If someone is on Outstanding at the end of the week (I don't do by day since I don't have them all day) they can earn M-C money. They use M-C money to buy prizes from the prize box. M-C money is also earned by winning a game we play as a class.

I usually pick up a prize or two...or six or seven whenever I stop by Target.

However, the only way the entire class can access the prize box is if they fill up the marble jar.  They can earn marbles by walking quietly in the hallway, being good team players, helping clean up, or following directions quickly.  We haven't earned many marbles lately...more on that later.
Those are the material and immaterial things I do in class; I hold classroom management extremely high on my list of teaching priorities. 
Here's my problem: I have a handful of students who have forgotten about the "Raise Your Hand" rule, and clipping down is only marginally effective.  It doesn't seem to be effective for the long-term.  Part of the reason, I believe, is that some of my kids won't talk in their mainstream classrooms because they are intimidated, so by the time they get to me they are pent up with things to tell me.  That results in lots of interruptions and shouting out.  I don't want to curtail any production of language, or intimidate them so that they stop talking in my room.  So what do I do?
One of my friends suggested using Quiet Critters- something like these:
 Quiet Critters - when you decide it's important for students to be quiet, pass out the quiet critters. Take them away from students who talk. At the end of the activity anyone who still has a quiet critter gets a prize, point, whatever you use. cute!
I bought the materials at AC Moore and I'm going to use this snowy weekend to cook and make some critters.  But what else do you suggest?  How can I encourage my kids to speak and produce language, especially the ones who have recently exited their silent period, but not shout out? Help!

Valentine's Craftivity and Letter Writing

Love is in the air! And if you were in our classroom, you could feel it!

My students made the Remixed Hearts from my Bushel and a Peck Craftivity, singing the song the whole time.  Seriously, they were the cutest things- they loved the remix concept.  "I love you an iPad and an iPod, a table and a tomato" were just two of the renditions I heard this week. We're not done with all of our hearts, but I wanted to show you what our work in progress looks like.

 I made a community-building activity inspired by this activity from my friend Halle Across the Hall in 2nd Grade.  She has the cutest ideas and her products are always amazing, not to mention I am constantly in awe of her classroom management.  My students had asked me to write special Valentines, so I thought a Secret Valentine swap would be a great way to do it.  I created My Secret Valentine, which you can pick up at my TPT store.

Here's a look at what's included.  I'm really excited to teach my students about addressing and mailing a letter.  Some of them don't know their addresses and I'm almost certain that NONE of them have received a letter in the mail before, so we are going to do it right!  We'll send the letters from school to school, so hopefully they come back within one day.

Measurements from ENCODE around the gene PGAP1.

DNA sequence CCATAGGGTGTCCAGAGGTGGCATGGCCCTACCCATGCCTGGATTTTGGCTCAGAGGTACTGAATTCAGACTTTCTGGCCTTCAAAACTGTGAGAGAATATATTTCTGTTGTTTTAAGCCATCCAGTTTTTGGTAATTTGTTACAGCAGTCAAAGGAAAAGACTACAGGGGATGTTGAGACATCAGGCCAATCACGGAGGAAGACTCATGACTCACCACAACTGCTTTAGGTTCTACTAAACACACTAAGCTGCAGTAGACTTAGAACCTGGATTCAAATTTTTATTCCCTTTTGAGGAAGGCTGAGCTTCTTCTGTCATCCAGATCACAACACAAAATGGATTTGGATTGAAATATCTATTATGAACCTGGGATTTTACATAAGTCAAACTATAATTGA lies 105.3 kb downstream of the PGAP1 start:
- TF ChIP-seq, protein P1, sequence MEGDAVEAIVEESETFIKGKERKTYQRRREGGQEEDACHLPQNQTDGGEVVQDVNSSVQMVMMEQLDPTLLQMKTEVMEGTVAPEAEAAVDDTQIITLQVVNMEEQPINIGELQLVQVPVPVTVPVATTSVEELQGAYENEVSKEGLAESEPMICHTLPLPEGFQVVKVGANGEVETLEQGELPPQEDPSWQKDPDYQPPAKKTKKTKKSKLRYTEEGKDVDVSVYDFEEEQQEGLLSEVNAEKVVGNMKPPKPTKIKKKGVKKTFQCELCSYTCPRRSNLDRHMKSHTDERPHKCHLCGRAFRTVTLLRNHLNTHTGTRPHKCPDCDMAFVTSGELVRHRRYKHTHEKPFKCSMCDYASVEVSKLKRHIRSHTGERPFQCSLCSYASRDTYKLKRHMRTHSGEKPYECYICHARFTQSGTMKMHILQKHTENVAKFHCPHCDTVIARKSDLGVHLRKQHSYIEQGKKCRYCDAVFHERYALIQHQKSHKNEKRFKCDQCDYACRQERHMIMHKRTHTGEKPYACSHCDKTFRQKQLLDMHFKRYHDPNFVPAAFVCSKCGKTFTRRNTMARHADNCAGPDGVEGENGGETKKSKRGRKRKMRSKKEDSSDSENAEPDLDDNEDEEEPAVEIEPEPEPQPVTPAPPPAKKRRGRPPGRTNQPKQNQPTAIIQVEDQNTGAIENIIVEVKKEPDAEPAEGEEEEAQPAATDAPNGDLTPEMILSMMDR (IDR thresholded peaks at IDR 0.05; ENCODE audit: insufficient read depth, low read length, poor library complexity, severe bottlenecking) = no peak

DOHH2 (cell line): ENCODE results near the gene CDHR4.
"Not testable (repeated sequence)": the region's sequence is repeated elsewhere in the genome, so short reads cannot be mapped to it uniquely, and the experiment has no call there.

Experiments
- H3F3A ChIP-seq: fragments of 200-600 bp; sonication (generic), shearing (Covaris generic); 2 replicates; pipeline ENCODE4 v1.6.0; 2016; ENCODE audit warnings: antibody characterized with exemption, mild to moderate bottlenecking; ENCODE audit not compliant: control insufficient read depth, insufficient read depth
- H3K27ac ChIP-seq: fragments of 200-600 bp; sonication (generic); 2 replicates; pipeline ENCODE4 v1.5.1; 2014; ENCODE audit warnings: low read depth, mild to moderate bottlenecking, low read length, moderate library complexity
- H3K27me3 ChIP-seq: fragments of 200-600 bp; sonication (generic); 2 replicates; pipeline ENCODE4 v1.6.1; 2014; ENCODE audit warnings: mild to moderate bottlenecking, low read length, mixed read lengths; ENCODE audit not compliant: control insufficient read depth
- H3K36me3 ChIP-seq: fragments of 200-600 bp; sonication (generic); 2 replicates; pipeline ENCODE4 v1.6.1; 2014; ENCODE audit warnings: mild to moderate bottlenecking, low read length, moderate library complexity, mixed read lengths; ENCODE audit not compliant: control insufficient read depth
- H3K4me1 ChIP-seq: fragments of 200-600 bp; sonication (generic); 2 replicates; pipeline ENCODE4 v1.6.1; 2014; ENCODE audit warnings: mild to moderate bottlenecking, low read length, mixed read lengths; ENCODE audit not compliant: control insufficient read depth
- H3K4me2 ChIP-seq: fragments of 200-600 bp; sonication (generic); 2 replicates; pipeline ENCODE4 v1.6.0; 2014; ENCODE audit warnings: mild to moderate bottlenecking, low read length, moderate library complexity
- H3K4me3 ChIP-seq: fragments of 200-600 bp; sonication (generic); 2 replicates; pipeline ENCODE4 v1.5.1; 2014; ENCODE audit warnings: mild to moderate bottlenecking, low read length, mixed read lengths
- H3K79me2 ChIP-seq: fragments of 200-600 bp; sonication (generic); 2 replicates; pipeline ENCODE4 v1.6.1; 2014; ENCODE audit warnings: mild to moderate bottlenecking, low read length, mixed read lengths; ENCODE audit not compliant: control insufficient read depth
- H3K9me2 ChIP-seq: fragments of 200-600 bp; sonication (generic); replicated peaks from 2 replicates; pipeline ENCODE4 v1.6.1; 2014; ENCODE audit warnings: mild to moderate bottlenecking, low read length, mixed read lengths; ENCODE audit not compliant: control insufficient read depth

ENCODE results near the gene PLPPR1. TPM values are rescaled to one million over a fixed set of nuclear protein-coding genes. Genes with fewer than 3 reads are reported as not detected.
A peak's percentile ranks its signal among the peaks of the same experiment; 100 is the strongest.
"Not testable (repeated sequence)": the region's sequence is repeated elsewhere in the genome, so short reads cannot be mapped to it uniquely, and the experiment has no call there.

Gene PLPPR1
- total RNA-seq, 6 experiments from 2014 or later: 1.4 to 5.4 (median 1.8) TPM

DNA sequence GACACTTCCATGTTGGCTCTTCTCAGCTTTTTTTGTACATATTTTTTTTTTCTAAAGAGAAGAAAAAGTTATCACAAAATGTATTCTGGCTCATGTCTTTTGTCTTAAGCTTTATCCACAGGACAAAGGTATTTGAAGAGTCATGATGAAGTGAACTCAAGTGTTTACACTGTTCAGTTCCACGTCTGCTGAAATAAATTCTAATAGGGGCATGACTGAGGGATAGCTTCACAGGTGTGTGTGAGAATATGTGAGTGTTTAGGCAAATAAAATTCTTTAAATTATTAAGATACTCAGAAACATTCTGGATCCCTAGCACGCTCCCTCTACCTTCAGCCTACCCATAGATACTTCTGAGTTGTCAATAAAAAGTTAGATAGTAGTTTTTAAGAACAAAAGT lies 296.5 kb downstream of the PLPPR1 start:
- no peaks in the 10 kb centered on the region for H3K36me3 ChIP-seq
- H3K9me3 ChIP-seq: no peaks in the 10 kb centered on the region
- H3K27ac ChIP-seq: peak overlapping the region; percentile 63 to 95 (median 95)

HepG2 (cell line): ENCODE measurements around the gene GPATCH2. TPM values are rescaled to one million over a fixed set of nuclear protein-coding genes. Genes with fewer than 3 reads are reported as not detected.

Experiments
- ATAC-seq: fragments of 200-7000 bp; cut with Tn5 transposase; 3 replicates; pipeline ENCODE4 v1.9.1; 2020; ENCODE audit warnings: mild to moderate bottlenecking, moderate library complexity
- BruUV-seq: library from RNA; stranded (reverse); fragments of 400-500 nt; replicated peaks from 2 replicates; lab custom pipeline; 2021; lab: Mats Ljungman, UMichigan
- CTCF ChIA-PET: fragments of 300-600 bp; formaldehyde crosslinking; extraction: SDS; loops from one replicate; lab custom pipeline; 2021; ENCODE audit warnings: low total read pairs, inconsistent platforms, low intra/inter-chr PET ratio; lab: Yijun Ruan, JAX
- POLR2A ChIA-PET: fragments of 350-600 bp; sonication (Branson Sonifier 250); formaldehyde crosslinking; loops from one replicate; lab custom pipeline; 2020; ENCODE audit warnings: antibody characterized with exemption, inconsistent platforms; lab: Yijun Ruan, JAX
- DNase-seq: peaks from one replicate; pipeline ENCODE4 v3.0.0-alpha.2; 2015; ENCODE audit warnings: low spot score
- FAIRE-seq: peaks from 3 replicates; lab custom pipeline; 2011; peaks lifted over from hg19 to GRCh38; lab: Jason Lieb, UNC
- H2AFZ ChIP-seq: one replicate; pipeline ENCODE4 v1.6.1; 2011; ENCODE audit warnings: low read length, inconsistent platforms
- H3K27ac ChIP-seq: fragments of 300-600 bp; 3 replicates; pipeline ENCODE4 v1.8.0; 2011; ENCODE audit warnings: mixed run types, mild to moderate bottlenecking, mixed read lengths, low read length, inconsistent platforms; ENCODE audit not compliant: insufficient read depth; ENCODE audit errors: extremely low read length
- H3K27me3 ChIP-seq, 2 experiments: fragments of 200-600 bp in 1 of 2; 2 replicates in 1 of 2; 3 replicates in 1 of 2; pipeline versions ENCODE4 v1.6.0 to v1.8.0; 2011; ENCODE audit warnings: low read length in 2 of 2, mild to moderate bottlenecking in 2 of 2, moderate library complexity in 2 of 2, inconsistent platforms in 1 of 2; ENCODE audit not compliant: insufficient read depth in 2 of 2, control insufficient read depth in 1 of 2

I think that's it for today! Happy Valentine's Day!


February Currently

I'm linking up with Farley at Oh' Boy 4th Grade for my first Currently!

1. I love that Gilmore girls is on practically all day on Saturdays and Sundays.  Don't you wish you lived in Stars Hollow? Also, my husband is cooking dinner.  And let it be known, he volunteered!  He's a good cook, when he does cook, but I generally do most of the cooking because I am a control freak. In a good way.

2. We both needed shoes, so we went to Macy's and DSW.  I get claustrophobic in the women's section of Macy's shoes, though, so we skedaddled really quickly.  DSW is having a huge clearance sale, FYI- and I got three pairs of shoes that I will very happily debut this week.

3. Donating shoes is something I started in college- partly to make room and partly because the Goodwill down the street really had a need for them.  So every time I buy a pair, I donate at least two more.

4. Long-term goals for me are in administration, just like my dad.  Who wants me to be a lawyer and a doctor at the same time, and possibly win a Nobel Peace Prize.  Love you, Dad.  But in all seriousness, I'd like to find a doctoral program that will allow me to get my Principal/Supervisor CE ASAP.

5. I need Zumba. Anyone want to take it with me?

6. My pet peeves are people who say one thing and do another. Or, people who tell one person one thing and then tell another person something else.  Also, the cat upstairs is very active and likes to jump from (I believe) couch to couch and zoom around. I'm a dog person.

Enjoy the Superbowl!


Reader's Theater for Fluency and Prosody

First, I want to share something one of my sweetest students said, that nearly made me cry. He is always making other people feel good, telling them they did a great job, and he never expects anything in return.  He just exited his silent period this year, and has been making so much progress. I am so proud of him every day.
Student: "I think you are genius."
Me: "That is so sweet. I think you are a genius too."
Student: "Do you know 8 x 3?"
Me: "Why, yes.  It's 24."
Student: "See? I told you you are genius."
All together now- awwwww.
   One of the staples of my teaching is always holiday or seasonal Reader's Theaters.  I did my Master's Thesis on the benefits of Reader's Theater to increase ELL fluency, and my kids gobble up scripts like candy!  I write all of our scripts to be suitable for my varied proficiency levels- you can find them all at my TPT store. This week, 2nd grade did a culminating Reader's Theater to end their Aesop's Fables unit, and 3rd and 4th grade did a Reader's Theater because we felt like it!

  Here are some videos of my students performing!

Do you do Reader's Theater with your students? How do you run it? I read the story, pass out scripts, we highlight parts, and then practice for 3 or 4 days for about 10 minutes a day.